At the time that I purchased this cover, I was the graveyard shift five days a week. Now I work longer shifts, but only three days per a week which has made it much easier for me to engage in this hobby. I really wanted to and still want to build an observatory, but someone kindly suggested the Telegizmos-365 cover and I was not disappointed.The person who recommended the cover did say something about rust on the tripod bolts, so I did not hesitate to get the tripod cover as well. Another countermeasure was the addition of a large vented canister of desiccant.
So far, I've only used it during the winter. At the start of each session, the polar alignment is in the ballpark but it always seems to benefit from doing it again with the help of SharpCap Pro.
In addition to the cover TG365 cover, I purchased the tripod cover offered by the same manufacturer.
Interestingly, the silver on the top half is supposed to face inward, but while it faces outwardly on the bottom cover. The product comes with a page of thoughtfully written directions with some guidelines to ensure that the cover remains in good shape.
Included are a few of these clothes-pin/crock-clip thingies. They basically pinch the ends together to allow you to form a custom seal. Observe the visible opening revealing silver material on the front left. I probably could of left it but I curled it around attached a clip over there to seal that little opening right after taking this picture.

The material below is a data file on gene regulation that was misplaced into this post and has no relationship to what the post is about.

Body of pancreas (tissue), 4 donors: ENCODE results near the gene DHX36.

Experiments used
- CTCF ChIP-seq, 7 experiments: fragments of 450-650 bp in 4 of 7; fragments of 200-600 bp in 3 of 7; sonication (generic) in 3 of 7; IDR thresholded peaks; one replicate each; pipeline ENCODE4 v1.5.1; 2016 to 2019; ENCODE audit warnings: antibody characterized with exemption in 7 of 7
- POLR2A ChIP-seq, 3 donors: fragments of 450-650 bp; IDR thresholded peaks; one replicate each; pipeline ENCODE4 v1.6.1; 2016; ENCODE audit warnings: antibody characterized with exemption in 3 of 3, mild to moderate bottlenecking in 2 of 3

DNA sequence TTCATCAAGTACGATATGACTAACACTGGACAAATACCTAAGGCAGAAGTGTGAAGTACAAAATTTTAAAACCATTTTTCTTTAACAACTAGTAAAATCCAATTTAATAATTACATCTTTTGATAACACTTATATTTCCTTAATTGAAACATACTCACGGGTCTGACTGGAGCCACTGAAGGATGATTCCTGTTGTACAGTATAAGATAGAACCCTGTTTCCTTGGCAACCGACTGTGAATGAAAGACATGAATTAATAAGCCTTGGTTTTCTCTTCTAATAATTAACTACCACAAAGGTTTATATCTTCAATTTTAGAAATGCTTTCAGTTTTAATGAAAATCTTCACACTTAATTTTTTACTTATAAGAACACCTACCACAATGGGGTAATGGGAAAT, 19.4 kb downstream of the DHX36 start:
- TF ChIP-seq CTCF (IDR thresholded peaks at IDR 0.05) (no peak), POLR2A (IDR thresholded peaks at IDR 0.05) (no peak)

Both draw-string bungies have a knot installed at the end from the manufacturer. I leave these knots as they are and use them as anchors to keep the ends in place. Basically, the elasticity makes it tie itself.
Still not sure if this is the "right" way to do it but it keeps it tied down where it counts.
Prior to putting the covers on, I use a little bit of gaffers tape to hold a canister full of silica beads in place. It's the only reason that I use the accessory cover lately.
The orange-ey beads at the top turn blue if they absorb a lot of moisture and provided as a means of moisture detection.
Eventually, I would really like to have a motorized means to close a cover over the scope and mount. So that, if a 5% chance of rain becomes 100% when nobody is home, I could at least send a "close the door" command. Once I work out the fundamental, I can sort out ways to further automate it. Perhaps a sensor to detect rain or high RH (still shopping for a personal weather station).